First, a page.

So I think the question I need to ask myself is, “Is this thought or action going to express my love and is it a step toward attaining the best life God has planned for me?”  If I can’t answer yes to both parts, then I need to rethink it.  Because if I think my thought or action expresses love but it moves me away from being my best, it can’t be in my best interest.  Or should I say God’s best interest for me – because this isn’t about being selfish – it’s about knowing that God has a picture of what the best me looks like and trying to reach it.  I can even ask these questions when it comes to taking care of myself – because sometimes something feels good but isn’t moving me toward being my best.  Or – and these are the scary ones for me – sometimes it doesn’t feel good but it is moving me toward being my best.  That may be the hardest act of love there is.  For myself and for others.

It seems like this is a long way from where I started yesterday and it may not be the clearest expression of my thoughts, but I think as it sinks in, it could be something that changes how I approach life.  What do you think?  Does it make sense to you?  Can you see any application for your life?



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A few weeks ago my daughter came to me because she was upset.  She felt like she was always being nice and trying to make someone happy but this person was never nice to her.  After agreeing with her that this was frustrating, I gave her this piece of advice: It’s wonderful to be nice and try to make people happy, but only do it because you want to – not because you expect something in return.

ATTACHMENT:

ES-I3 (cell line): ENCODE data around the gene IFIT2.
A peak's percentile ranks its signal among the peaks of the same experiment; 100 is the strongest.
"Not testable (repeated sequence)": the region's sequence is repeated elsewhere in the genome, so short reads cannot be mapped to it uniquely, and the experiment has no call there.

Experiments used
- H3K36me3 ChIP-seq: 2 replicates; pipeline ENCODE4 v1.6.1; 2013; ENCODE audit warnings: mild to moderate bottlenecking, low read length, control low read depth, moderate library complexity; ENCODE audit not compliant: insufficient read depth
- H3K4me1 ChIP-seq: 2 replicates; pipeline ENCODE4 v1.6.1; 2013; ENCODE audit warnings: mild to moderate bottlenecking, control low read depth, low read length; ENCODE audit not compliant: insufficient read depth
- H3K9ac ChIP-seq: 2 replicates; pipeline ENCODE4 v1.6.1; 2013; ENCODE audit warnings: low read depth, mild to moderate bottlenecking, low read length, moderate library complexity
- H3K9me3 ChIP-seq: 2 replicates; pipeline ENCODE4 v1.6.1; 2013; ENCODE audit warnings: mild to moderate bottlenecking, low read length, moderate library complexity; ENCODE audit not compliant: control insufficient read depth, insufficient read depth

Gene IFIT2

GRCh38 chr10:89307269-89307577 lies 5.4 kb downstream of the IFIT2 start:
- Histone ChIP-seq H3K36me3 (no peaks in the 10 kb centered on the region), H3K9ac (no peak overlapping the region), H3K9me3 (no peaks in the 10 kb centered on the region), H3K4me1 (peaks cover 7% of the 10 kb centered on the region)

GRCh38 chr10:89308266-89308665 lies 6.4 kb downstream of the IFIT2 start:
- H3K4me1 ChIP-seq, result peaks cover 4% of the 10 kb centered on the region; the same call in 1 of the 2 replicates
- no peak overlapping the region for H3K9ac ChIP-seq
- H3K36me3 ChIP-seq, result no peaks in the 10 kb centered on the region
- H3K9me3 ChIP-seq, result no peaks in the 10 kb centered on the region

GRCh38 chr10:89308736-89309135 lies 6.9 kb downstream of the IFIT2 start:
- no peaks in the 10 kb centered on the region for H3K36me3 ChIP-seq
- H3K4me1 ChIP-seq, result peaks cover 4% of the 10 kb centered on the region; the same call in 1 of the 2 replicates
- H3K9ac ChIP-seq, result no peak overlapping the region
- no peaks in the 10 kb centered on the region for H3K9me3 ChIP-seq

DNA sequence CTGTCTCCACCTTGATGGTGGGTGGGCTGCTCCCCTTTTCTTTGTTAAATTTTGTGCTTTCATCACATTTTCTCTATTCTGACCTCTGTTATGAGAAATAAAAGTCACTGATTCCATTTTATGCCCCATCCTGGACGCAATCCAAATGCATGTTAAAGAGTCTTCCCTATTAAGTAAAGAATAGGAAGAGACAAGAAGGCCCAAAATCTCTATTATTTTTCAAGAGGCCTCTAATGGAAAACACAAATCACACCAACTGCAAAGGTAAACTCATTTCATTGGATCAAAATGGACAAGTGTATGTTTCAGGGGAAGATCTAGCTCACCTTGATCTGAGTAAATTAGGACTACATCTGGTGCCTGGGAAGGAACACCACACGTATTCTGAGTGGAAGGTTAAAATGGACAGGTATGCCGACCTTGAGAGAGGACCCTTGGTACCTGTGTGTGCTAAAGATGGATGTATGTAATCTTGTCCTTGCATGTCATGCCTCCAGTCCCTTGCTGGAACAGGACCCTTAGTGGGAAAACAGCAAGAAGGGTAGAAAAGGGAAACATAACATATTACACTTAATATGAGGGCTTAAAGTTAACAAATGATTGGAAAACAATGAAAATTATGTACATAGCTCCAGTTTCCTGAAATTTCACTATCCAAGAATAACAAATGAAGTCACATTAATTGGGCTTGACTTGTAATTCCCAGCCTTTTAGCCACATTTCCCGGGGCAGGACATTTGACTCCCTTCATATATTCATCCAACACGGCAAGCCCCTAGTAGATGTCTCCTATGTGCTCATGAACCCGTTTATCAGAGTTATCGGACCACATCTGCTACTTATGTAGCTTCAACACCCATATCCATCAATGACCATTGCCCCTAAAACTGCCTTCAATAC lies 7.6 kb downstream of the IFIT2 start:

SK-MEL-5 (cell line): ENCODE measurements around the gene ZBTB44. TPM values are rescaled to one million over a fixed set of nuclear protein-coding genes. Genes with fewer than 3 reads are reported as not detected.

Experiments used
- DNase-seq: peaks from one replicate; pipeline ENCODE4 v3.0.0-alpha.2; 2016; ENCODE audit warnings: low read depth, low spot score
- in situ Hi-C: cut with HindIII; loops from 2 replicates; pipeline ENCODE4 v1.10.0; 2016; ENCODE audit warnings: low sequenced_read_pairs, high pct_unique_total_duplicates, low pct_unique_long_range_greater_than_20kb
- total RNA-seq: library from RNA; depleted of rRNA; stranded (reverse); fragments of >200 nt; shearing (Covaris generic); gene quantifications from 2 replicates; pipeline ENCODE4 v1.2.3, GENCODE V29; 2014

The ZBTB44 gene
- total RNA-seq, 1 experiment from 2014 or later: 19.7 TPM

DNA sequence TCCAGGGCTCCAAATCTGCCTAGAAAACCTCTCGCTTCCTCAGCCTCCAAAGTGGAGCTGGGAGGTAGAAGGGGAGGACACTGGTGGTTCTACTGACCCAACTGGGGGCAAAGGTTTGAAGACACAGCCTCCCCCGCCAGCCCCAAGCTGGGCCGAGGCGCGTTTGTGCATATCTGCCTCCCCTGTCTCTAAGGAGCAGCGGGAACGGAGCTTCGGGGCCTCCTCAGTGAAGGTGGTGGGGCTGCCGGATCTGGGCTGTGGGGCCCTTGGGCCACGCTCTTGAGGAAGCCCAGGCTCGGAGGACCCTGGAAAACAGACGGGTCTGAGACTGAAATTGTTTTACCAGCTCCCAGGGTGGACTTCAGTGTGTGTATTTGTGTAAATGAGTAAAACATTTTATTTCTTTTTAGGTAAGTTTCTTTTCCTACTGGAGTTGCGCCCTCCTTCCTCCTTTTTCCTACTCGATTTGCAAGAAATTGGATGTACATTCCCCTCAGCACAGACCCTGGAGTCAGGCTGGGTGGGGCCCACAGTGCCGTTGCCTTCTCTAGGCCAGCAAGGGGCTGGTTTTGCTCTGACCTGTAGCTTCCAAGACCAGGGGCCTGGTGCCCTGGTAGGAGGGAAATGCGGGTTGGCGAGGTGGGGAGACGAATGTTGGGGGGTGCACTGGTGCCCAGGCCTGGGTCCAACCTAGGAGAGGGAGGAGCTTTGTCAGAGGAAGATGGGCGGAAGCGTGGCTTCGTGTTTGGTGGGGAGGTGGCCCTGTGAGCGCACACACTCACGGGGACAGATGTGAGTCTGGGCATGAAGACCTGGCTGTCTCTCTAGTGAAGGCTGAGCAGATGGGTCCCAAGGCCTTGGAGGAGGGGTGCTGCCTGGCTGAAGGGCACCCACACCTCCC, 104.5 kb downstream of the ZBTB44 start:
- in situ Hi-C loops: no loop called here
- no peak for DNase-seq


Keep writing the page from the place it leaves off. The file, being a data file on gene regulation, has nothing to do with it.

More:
I don’t know how much that little nugget sank into her head since then.  After all, when you’re 12 you don’t really run and write down the wisdom that drips from your parent’s mouth.

It did, however, start to sink into mine.  Or should I say it keeps creeping up.

You see, there are a couple of people in my life who I’ve recently found myself thinking the same thing.  Without going into details, let’s just say I’ve done the grown-up version of, “Hi, I’m Mindy – want to be friends?”  Since they publicly look like they are warm and friendly, I expected to hear, “Sure! Let’s hang out!” (Or some sort of grown-up equivalent.)  But I got nothing.  N-O-T-H-I-N-G.  (I know people can be different in groups and individually and that some are more comfortable in one setting.  But I know these people stay “on” for a select few and go noticeably “off” at other times. I can respect the need to turn off.  But that’s another discussion for another day.  You’ll see that I’m actually more interested in convicting myself than others as I go on.)